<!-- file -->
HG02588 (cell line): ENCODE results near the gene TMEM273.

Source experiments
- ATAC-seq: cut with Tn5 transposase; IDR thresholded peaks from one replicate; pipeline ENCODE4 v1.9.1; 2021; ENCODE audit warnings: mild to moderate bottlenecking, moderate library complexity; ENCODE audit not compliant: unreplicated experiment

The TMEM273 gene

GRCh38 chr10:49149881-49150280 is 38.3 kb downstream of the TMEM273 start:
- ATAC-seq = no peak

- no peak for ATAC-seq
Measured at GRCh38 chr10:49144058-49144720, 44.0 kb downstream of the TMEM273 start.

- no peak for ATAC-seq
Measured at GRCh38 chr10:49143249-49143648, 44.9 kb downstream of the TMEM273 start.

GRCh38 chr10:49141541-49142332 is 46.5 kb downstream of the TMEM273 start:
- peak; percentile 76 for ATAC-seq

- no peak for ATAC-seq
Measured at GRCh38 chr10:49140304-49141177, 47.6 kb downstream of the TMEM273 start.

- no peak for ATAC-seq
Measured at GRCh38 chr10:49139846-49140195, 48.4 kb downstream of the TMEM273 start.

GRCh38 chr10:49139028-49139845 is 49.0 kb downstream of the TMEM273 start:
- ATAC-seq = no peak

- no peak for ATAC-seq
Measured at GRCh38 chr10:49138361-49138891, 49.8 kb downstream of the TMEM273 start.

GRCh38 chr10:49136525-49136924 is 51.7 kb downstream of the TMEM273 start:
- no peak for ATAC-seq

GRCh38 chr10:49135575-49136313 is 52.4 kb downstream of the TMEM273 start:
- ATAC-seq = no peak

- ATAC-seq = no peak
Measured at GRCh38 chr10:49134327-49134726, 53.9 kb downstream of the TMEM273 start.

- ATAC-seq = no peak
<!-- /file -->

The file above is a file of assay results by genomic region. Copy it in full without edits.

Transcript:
HG02588 (cell line): ENCODE results near the gene TMEM273.

Source experiments
- ATAC-seq: cut with Tn5 transposase; IDR thresholded peaks from one replicate; pipeline ENCODE4 v1.9.1; 2021; ENCODE audit warnings: mild to moderate bottlenecking, moderate library complexity; ENCODE audit not compliant: unreplicated experiment

The TMEM273 gene

GRCh38 chr10:49149881-49150280 is 38.3 kb downstream of the TMEM273 start:
- ATAC-seq = no peak

- no peak for ATAC-seq
Measured at GRCh38 chr10:49144058-49144720, 44.0 kb downstream of the TMEM273 start.

- no peak for ATAC-seq
Measured at GRCh38 chr10:49143249-49143648, 44.9 kb downstream of the TMEM273 start.

GRCh38 chr10:49141541-49142332 is 46.5 kb downstream of the TMEM273 start:
- peak; percentile 76 for ATAC-seq

- no peak for ATAC-seq
Measured at GRCh38 chr10:49140304-49141177, 47.6 kb downstream of the TMEM273 start.

- no peak for ATAC-seq
Measured at GRCh38 chr10:49139846-49140195, 48.4 kb downstream of the TMEM273 start.

GRCh38 chr10:49139028-49139845 is 49.0 kb downstream of the TMEM273 start:
- ATAC-seq = no peak

- no peak for ATAC-seq
Measured at GRCh38 chr10:49138361-49138891, 49.8 kb downstream of the TMEM273 start.

GRCh38 chr10:49136525-49136924 is 51.7 kb downstream of the TMEM273 start:
- no peak for ATAC-seq

GRCh38 chr10:49135575-49136313 is 52.4 kb downstream of the TMEM273 start:
- ATAC-seq = no peak

- ATAC-seq = no peak
Measured at GRCh38 chr10:49134327-49134726, 53.9 kb downstream of the TMEM273 start.

- ATAC-seq = no peak